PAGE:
Hart was not deterred. In a 1999 interview with The Washington Post, he fuelled fires even more with the following comments:-

  • Jews and Muslims who don’t accept Jesus will burn in Hell.
  • Homosexuality is the handiwork of Satan.
  • America was founded as a Christian nation, and should remain one. The country’s moral decline began the day that prayer in the public schools was outlawed.
  • Angels travel at the speed of thought. Some are the lackeys and stooges of the Devil, and they whisper temptations in our ears.
  • God probably engineered the assassination of Yitzhak Rabin as punishment for trying to give away holy land in violation of biblical commands.
  • The end of the world is approaching, maybe by the year 2010.

The comments didn’t endear Hart to some sectors of his readership, but yet more controversy lay ahead.


Jewish Controversy

On Easter Sunday in 2001 Hart depicted a Jewish menorah with seven candles dying out to the words of Jesus Christ. This resulted in the menorah transforming into a Christian cross, causing an uproar among Jewish newspaper readers. A national Jewish group, the Anti-Defamation League, said that the strip was “insensitive and offensive” and the Jewish Defense League stated that B.C. stood for “Being Crude.” Rabbi David Booth of the Rodef Sholom Temple in Hampton commented, “As soon as you start talking about burning and the burning of Jewish symbols, that’s way over the line.”

The print media also slammed Hart. Will Corbin, the vice president and editor of the Daily Press, said “If I could practically remove this from the paper, I would do so, but the Sunday comics are printed two to three weeks in advance of their actual date of publication.” Deseret News in Utah also issued an opinion: “Hart only helped perpetuate that hate toward the Jews that has been part of our society for centuries, and, as a human being, I am appalled and deeply mortified.”

Hart responded by issuing an apology. “I sincerely apologize if I have offended any readers, and I also sincerely hope that this cartoon will generate increased interest in religious awareness.” He also said that he’d meant the strip to be a tribute to both religions.

The B.C. controversies didn’t end there.


Muslim Controversy

In November 2003, over two years after the “menorah” strip, Johnny Hart released another controversial strip. This time he allegedly painted Islam in a negative light. The 3-frame strip began with a needy caveman beneath a crescent moon making a dash for the toilet, an outhouse with a crescent moon symbol on its door. A thin partition between the first and second frames of the strip contained the vertically-aligned letters “SLAM” before, in the third frame, the caveman remarks “Is it just me, or does it stink in here?”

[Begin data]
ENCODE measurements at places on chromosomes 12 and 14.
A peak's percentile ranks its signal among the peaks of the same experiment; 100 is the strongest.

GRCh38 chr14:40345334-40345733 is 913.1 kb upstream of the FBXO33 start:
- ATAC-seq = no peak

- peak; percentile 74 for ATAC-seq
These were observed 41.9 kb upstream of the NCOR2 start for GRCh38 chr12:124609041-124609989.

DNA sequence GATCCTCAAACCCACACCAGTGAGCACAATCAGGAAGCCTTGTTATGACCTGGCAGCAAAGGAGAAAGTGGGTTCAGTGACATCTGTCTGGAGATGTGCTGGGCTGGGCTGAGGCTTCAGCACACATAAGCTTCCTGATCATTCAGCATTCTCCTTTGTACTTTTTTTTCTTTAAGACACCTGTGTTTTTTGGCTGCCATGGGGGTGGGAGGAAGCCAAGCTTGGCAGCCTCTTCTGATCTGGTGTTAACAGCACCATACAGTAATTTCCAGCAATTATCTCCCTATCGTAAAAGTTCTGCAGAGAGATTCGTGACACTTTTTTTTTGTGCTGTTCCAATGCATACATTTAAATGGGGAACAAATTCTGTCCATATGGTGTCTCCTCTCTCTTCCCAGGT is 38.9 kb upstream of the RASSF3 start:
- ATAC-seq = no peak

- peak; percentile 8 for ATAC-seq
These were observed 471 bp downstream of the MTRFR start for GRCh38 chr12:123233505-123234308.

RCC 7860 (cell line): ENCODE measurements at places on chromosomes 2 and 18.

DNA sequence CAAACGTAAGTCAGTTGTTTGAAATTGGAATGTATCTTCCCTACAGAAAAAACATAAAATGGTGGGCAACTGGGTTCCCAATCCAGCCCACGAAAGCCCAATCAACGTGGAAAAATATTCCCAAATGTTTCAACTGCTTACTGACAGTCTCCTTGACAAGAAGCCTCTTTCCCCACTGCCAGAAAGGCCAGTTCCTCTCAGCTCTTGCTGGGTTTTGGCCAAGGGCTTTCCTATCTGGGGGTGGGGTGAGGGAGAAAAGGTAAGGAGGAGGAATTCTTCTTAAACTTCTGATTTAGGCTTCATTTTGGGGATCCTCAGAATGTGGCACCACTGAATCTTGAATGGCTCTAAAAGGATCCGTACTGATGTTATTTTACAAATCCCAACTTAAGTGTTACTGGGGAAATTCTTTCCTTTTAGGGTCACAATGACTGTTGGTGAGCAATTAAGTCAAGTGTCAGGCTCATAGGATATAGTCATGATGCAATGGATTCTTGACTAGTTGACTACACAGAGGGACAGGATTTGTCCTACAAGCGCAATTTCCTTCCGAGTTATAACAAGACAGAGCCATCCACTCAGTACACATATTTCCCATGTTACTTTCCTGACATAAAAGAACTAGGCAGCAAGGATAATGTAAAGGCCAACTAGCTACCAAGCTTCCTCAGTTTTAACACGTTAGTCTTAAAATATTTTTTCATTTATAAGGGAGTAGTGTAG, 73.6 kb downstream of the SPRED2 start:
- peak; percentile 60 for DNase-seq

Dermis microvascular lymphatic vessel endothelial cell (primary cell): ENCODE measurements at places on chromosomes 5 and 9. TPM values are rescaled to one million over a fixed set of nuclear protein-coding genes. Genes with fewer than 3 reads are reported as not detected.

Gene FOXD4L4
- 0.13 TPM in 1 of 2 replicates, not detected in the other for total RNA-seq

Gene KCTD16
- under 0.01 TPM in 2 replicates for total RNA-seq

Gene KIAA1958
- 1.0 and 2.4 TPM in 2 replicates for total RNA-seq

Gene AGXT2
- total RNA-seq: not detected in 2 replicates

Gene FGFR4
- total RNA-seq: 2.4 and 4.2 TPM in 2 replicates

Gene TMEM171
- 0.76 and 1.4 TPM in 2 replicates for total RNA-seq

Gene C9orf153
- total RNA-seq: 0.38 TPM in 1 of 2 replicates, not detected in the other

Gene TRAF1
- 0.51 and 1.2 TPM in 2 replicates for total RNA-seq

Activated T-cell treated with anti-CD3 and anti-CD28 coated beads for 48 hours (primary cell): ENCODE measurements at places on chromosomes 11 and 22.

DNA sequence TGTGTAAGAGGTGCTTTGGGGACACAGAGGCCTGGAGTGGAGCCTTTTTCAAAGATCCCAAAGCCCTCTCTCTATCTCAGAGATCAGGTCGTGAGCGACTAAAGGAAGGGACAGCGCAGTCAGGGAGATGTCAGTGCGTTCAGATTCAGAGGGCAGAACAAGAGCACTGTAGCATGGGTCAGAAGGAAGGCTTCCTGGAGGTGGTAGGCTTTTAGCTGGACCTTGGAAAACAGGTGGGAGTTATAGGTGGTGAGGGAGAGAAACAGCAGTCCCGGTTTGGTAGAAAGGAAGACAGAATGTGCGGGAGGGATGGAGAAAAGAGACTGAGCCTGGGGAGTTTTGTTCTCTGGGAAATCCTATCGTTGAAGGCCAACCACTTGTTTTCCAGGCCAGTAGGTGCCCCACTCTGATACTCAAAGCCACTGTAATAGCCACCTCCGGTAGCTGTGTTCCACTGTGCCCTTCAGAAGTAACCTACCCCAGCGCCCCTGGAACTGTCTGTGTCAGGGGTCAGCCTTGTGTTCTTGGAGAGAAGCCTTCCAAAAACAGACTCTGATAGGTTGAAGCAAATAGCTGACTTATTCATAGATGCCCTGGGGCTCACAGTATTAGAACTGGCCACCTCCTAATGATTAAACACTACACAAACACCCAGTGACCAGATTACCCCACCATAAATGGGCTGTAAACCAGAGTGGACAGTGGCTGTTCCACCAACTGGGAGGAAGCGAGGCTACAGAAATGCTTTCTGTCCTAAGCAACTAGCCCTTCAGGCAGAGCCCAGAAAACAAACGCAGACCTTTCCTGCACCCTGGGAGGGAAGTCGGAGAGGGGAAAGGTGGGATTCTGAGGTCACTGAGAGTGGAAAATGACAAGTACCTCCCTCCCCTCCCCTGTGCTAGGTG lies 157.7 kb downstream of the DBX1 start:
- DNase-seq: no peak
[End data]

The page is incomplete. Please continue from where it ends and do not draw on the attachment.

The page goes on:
The strip outraged the Muslim community, especially the Council on American-Islamic Relations. The council saw the use of a crescent moon coupled with the I-shaped partition and the letters “SLAM” as a direct reference to Islam. On this occasion Hart was non-apologetic. “My goodness. That’s incredible. That’s unbelievable.” he remarked when approached with the accusation.


The Death & Legacy of an Icon

Johnny Hart died of a stroke on 7 April 2007. According to his wife Bobby “he died at his storyboard.” Eight days later, his long time friend and collaborator Brant Parker also passed away.

After Hart and Parker’s deaths, Hart’s grandsons Mason and Mick Mastroianni took over the artist and writing duties on B.C. The first strip by ‘Mastroianni and Hart’ appeared in January 2010. Perri Hart, Johnny’s youngest daughter, now provides letters and colours for the cartoon and is also a contributing gag writer. Johnny’s oldest daughter Patti works behind the scenes on the cartoon.

Jeff Parker, Brant’s son, took over the illustration of “The Wizard of Id” strip from his father in 1997 and his mother Nicola joined him after her husband’s death in 2007. Mick Mastroianni assumed Hart’s writing duties for the strip after his death. Mick‘s brother Mason joined the team at the end of 2015, replacing Nicola as illustrator.

Both B.C. and The Wizard of Id maintain their presence today. Creators Syndicate took over distribution of the B.C. strip in 1987 and The Wizard of Id two years later. At their peak the strips were featuring in over 1000 newspapers each. They are still distributed to daily newspapers, websites, and other digital outlets.

The latest available figures (2022) show Johnny Hart’s estate as having a net worth of over $11 million.